The Colour of Poison by Toni Mount

The Colour of Poison is the first in the Sebastian Foxley Medieval Mystery series by Toni Mount, and if the others are even so much as half as good as this first one I’ll be snatching them all up as soon as they go into print.

This story revolves around the Foxley brothers, Jude and Sebastian. Jude is a healthy young man and a scribe, while Sebastion is a frail “crouchback” with a gift for illustration, illumination, and painting. Jude is accused of murder, and it is up to Sebastian – with the help of some unexpected friends – to clear his brother’s name before the day if reckoning arrives. As the book’s blurb says:

The narrow, stinking streets of medieval London can sometimes be a dark place. Burglary, arson, kidnapping and murder are every-day events. The streets even echo with rumours of the mysterious art of alchemy being used to make gold for the King. Join Seb, a talented but crippled artist, as he is drawn into a web of lies to save his handsome brother from the hangman’s rope. Will he find an inner strength in these, the darkest of times, or will events outside his control overwhelm him? Only one thing is certain – if Seb can’t save his brother, nobody can.

In this tale, unlike the standard form of genre, the murderer isn’t hard to discover but getting the proof that will free Jude Foxley is nigh to impossible. Mount positively torments the reader, with the will-he-won’t-he race to the executioner. Innocent men were hanged often, because the king’s justice demanded the appearance of retribution … if not the substance. You won’t find out until the bitter end if Seb Foxley must continue on alone, or if his brother will retain his mortal coil.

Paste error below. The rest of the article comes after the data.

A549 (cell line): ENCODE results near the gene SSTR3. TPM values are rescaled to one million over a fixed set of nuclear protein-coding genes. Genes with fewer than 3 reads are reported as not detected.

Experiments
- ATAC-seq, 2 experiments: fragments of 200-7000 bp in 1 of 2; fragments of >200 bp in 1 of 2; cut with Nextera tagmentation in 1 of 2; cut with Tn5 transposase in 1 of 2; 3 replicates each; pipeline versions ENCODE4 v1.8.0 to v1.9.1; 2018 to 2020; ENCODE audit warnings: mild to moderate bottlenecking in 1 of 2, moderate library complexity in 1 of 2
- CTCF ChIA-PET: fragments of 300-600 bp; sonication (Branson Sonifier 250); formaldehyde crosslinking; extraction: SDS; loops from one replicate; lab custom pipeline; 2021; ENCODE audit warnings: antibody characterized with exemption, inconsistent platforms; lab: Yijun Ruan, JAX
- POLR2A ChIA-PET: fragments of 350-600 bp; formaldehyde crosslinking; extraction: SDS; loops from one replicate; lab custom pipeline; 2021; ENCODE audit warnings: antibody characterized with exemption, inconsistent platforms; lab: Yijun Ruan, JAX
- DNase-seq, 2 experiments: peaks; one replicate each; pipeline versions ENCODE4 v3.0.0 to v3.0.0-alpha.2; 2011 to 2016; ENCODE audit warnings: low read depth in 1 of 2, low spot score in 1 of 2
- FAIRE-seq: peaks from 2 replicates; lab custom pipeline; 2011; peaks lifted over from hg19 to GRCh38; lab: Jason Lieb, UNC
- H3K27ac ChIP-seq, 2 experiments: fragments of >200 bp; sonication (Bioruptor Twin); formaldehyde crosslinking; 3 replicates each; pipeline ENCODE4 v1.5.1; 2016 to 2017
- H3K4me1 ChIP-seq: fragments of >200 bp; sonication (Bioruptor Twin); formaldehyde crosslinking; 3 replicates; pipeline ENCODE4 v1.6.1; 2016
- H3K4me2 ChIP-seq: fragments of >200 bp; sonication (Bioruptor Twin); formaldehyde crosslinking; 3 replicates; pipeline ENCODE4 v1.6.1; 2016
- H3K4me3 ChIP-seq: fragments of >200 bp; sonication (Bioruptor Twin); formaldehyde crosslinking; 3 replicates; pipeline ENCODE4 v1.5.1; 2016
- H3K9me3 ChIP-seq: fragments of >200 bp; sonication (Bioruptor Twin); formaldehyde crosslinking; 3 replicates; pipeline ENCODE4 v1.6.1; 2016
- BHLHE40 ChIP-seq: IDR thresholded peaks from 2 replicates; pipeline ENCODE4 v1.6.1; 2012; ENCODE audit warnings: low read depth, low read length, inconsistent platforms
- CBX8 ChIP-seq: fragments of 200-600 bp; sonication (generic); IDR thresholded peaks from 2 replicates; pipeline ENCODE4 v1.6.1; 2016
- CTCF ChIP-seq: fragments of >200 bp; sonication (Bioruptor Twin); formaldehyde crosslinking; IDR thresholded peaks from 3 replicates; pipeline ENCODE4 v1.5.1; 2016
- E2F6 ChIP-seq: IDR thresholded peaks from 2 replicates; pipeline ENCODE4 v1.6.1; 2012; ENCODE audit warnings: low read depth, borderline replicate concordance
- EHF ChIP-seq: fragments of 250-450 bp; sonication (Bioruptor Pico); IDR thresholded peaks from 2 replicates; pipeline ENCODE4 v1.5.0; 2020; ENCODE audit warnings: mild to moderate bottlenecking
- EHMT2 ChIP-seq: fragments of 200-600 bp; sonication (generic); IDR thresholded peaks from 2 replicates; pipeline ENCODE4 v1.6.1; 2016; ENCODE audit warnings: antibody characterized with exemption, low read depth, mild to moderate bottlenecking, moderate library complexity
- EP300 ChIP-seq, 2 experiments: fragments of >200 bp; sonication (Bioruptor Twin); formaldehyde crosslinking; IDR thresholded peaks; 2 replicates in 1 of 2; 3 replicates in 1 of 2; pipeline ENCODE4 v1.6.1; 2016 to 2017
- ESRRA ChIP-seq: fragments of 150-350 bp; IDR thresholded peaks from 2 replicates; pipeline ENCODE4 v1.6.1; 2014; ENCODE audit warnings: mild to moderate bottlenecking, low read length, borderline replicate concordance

Moreover, there are wheels within wheels occurring during Seb’s quest to free Jude. Not everyone wants a scapegoat to go free … a murder can hide a multitude of other sins.

Regardless of how good the nail-biting storyline is, the plot is not the best part of the novel. The story is dwarfed by the wealth of the historical reality Mount uses as the base of her work. It is the CONTEXT that makes this book a true gem. Toni Mount is already well-known among history buffs, scholars, and aficionados of the medieval period for her outstanding non-fiction works on the daily life and medical beliefs of this era. She uses this encyclopedic familiarity of 15th century life in London to craft a setting as believable as it is detailed.

In fact, my one criticism (if it can be called that) that the book is almost TOO good at historical recreation. The prose does not spare the reader by glossing over some unpalatable minutiae. This was not a “nice” time to be alive. Life was hard, brutish, often short, and filled with civic chaos the modern reader associates with despotic regimes in the so-called 3rd world. The reader is sometimes jarred by the savagery and must put the book down to get some relief in present day comforts.

However, my yen to find out if Seb will be able to save his brother or not was always strong enough that it was never long before I took a deep breath and plunged back into the Medieval world and the travails of the Foxley brothers.

This weekend the kindle edition of The Colour of Poison (which can be read on your computer or tablet) is on sale for $.99 so this is an excellent time to add a medieval mystery to your ebook collection!

         

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